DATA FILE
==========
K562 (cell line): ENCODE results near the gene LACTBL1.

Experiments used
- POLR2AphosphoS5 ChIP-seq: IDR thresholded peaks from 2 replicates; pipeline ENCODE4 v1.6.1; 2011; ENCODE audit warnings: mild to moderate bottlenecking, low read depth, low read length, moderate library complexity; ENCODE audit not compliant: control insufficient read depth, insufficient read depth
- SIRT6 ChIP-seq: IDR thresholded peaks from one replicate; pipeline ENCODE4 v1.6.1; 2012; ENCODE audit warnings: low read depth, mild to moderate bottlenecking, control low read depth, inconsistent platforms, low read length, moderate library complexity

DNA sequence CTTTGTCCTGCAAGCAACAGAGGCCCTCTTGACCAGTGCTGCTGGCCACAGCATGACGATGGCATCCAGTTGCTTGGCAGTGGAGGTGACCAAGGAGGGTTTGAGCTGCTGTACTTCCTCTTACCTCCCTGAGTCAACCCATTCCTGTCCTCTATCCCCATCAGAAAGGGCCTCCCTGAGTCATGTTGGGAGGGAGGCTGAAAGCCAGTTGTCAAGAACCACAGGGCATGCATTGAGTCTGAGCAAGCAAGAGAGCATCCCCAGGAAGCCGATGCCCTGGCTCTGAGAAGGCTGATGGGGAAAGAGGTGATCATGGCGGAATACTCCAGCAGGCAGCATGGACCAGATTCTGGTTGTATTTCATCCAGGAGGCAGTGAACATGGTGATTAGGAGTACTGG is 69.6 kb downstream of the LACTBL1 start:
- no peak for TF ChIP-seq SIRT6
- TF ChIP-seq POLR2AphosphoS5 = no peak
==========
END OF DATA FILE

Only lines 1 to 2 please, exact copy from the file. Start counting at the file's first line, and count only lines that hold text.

K562 (cell line): ENCODE results near the gene LACTBL1.

Experiments used